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2 July 2008

How much is enough?

What do we mean by poverty in the UK in 2008? The Joseph Rowntree Foundation brought together groups

By Donald Hirsch

Debates about poverty and disadvantage in the UK are hamstrung by a lack of a well defined consensus about what is an adequate standard of living for today’s society.

We are instinctively outraged if we see a child going to school with holes in their shoes, a pensioner going without a meal in order to pay the gas bill or a single parent who has never been able to take her child on holiday or to the cinema. But we have not drawn clear lines about what level of deprivation should trigger public concern and action.

With all the current debates about ending child poverty and about inequality in society, are we any closer to coming to a common understanding about what is a socially acceptable standard of living?

The most frequently used threshold of poverty is a measure of relative income – 60 per cent of the current median. (The person with the median income in Britain has an income greater than exactly half the population).

Most people accept that poverty has a relative element – that a basic living standard acceptable in Dickens’ time may be unacceptable today. But the decision to draw the line at 60 per cent is arbitrary. So when a progressive government redistributes income to bring families above this abstract poverty line, there are always those who challenge whether being in relative poverty really constitutes a hardship.

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A new report, A minimum income for Britain, from the Joseph Rowntree Foundation takes a big step forward by describing a threshold of a socially acceptable income according to judgements made by members of the public.

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Based on detailed discussions among groups of ordinary people about what should go into a minimum budget for different kinds of household, this work aims to start building a social consensus about how much is enough.

Such a standard will not replace the official poverty line but helps us to interpret what it means. In fact, it legitimises the effort to get families with children above 60 per cent median income by showing that all families who live below it cannot afford the standard of living defined by the members of the public who took part in this research. Typically, families with children need about 70 per cent of median to reach such a standard.

In creating a new debate about minimum living standards, this exercise is not just about numbers. It encourages people to think about what exactly we define as necessities today and why. All the participants in the research agreed that mere food and shelter are not enough – that an adequate living standard needs to involve some level of social participation. For a child, this means for example being able to take a present to a birthday party and having a basic computer on which to do their homework. With any luck, this will bury once and for all the outdated idea that people at the bottom of society are not “poor” unless they are starving. Or the inference that those who get support from the state have no right to participate fully in society.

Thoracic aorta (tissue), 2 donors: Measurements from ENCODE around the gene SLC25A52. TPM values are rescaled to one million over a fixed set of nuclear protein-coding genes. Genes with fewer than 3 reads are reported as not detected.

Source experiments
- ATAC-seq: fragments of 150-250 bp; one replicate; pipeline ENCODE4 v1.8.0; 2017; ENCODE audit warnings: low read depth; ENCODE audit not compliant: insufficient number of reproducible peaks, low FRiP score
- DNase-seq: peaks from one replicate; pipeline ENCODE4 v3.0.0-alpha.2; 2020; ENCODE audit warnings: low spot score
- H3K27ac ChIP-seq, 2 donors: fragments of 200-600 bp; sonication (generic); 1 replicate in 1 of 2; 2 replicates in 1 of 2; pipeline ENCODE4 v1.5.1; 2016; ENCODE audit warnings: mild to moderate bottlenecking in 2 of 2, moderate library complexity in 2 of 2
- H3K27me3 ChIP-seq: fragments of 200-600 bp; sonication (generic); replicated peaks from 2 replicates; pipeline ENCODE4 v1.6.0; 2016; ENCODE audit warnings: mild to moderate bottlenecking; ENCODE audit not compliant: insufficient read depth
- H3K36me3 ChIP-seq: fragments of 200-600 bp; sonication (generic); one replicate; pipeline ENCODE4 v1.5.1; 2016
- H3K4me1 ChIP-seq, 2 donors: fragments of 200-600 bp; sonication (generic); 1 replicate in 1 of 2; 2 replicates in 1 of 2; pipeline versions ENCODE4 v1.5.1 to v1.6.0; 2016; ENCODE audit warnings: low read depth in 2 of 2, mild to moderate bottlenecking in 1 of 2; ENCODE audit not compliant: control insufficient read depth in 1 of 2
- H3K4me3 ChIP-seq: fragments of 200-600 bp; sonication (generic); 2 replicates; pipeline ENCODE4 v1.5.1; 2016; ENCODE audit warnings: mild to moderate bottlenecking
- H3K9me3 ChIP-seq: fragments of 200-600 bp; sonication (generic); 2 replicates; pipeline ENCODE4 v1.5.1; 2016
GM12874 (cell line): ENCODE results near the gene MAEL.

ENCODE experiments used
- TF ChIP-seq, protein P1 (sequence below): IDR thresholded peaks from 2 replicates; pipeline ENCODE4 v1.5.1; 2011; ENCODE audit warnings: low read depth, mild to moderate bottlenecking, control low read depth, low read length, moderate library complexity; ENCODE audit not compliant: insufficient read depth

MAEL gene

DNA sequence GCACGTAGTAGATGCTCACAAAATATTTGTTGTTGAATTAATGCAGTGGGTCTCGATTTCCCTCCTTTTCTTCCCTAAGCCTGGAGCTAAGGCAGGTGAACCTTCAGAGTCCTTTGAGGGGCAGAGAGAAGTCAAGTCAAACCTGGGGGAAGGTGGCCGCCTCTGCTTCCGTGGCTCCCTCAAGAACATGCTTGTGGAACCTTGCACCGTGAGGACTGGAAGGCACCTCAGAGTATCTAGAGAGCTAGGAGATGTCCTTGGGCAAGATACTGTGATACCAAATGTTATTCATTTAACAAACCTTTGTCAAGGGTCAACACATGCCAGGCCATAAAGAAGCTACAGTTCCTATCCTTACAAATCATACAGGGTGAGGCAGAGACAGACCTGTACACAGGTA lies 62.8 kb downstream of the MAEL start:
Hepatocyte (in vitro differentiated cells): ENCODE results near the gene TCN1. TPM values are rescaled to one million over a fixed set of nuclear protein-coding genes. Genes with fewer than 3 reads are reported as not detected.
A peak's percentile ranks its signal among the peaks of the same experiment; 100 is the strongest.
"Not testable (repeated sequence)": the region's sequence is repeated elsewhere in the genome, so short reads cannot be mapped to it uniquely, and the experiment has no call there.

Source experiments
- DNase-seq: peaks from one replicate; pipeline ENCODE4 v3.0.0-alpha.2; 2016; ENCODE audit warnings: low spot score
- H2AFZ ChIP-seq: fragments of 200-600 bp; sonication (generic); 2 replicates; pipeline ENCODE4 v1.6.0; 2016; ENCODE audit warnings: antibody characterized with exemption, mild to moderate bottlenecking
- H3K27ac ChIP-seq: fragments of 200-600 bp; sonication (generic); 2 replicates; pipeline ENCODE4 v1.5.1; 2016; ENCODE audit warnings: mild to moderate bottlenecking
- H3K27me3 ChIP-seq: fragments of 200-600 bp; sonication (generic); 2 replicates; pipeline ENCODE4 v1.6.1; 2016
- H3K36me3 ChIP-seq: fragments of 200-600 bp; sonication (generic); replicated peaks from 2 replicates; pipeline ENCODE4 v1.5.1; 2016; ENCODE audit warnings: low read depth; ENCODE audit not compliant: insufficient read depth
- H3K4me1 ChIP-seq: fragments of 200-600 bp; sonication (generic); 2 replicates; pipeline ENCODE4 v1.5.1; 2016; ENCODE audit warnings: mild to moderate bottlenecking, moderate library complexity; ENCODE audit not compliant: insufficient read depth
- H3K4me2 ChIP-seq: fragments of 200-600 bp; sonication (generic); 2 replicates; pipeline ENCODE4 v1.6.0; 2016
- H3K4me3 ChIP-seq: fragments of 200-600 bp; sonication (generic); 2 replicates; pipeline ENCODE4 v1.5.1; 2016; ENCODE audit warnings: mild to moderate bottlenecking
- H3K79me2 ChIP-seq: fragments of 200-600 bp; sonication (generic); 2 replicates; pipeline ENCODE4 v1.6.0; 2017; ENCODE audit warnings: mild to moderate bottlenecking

A debate of this kind could also start to put more emphasis in public discourse about what unites rather than what divides us. Images of “chavs” who are on low incomes but expect flashy trainers and wide TV screens play into new class stereotypes. But this research brought together people from a wide range of income groups in lengthy discussions, and they reached a high level of consensus over what is necessary.

Parents from all classes could agree that for a British teenager in 2008, a mobile phone is essential from the point of view of safety and social inclusion, but that buying a top of the model range with unlimited minutes was not. (The budgets included a cheap £25 pay as you go model from a supermarket, expected to last five years).

They also agreed how important it was to teach teenagers that wanting something is not the same as needing it. We all face difficult decisions about prioritising necessities and distinguishing them from luxuries that we could do without, when balancing our own budget. If we can approach these issues by building consensus rather than division, we will become a more cohesive society, and also become more clear-headed about when we need to tackle unacceptable inequalities.

Donald Hirsch is poverty adviser to the Joseph Rowntree Foundation

Plus don’t miss the New Statesman leader on ending child poverty

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